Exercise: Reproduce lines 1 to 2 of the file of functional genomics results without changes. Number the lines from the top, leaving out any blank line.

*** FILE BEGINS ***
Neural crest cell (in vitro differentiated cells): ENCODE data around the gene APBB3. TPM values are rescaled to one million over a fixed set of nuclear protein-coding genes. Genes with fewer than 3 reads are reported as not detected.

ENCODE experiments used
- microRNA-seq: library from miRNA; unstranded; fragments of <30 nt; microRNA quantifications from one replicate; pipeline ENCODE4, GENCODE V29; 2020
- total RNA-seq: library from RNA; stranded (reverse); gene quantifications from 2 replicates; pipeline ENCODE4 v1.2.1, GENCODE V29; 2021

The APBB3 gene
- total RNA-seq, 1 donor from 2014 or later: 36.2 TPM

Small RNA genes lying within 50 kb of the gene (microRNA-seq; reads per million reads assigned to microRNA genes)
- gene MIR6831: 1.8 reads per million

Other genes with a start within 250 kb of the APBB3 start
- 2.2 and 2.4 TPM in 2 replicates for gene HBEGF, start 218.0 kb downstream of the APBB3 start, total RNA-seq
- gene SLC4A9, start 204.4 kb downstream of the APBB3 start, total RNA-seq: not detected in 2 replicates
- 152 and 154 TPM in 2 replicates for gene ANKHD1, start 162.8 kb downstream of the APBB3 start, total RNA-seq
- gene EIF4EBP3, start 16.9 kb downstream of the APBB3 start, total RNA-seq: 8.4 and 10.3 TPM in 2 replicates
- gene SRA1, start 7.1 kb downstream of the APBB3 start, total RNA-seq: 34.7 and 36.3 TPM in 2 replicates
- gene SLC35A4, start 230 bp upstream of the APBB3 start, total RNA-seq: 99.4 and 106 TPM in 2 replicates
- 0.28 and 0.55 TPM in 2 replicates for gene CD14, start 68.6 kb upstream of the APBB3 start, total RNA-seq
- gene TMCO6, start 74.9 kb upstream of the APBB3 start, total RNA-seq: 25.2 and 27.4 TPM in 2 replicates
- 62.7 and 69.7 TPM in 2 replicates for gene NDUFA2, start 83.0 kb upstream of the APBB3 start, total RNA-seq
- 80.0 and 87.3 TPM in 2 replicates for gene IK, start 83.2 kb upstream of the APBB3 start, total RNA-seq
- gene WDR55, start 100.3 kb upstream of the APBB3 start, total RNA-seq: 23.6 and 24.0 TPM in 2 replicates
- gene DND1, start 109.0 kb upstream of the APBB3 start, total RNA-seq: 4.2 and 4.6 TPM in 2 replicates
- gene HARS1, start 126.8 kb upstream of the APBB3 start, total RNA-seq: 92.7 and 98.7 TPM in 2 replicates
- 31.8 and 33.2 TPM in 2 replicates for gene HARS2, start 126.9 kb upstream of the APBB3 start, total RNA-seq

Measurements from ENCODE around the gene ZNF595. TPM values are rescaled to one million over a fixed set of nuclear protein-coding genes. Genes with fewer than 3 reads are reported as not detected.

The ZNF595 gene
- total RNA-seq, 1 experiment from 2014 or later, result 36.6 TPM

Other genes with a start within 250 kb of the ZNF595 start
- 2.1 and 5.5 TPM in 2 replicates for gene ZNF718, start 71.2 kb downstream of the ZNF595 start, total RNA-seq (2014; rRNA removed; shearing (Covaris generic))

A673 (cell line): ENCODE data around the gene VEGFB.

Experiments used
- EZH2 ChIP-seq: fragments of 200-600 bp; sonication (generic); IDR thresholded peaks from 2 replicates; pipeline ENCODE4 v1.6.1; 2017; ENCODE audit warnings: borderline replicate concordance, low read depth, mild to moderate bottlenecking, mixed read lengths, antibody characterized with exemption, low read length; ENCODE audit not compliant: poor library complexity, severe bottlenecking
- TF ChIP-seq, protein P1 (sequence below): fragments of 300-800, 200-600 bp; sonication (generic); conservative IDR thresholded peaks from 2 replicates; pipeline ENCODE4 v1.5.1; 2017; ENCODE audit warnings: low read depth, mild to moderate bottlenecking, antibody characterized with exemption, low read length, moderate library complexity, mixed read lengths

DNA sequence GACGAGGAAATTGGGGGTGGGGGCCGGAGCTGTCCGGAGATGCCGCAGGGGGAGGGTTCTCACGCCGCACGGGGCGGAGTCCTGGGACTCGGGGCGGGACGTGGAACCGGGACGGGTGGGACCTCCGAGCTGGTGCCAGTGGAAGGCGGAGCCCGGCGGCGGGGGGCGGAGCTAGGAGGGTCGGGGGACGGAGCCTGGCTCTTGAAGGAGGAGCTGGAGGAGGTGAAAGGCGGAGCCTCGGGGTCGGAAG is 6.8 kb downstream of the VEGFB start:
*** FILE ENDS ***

Neural crest cell (in vitro differentiated cells): ENCODE data around the gene APBB3. TPM values are rescaled to one million over a fixed set of nuclear protein-coding genes. Genes with fewer than 3 reads are reported as not detected.

ENCODE experiments used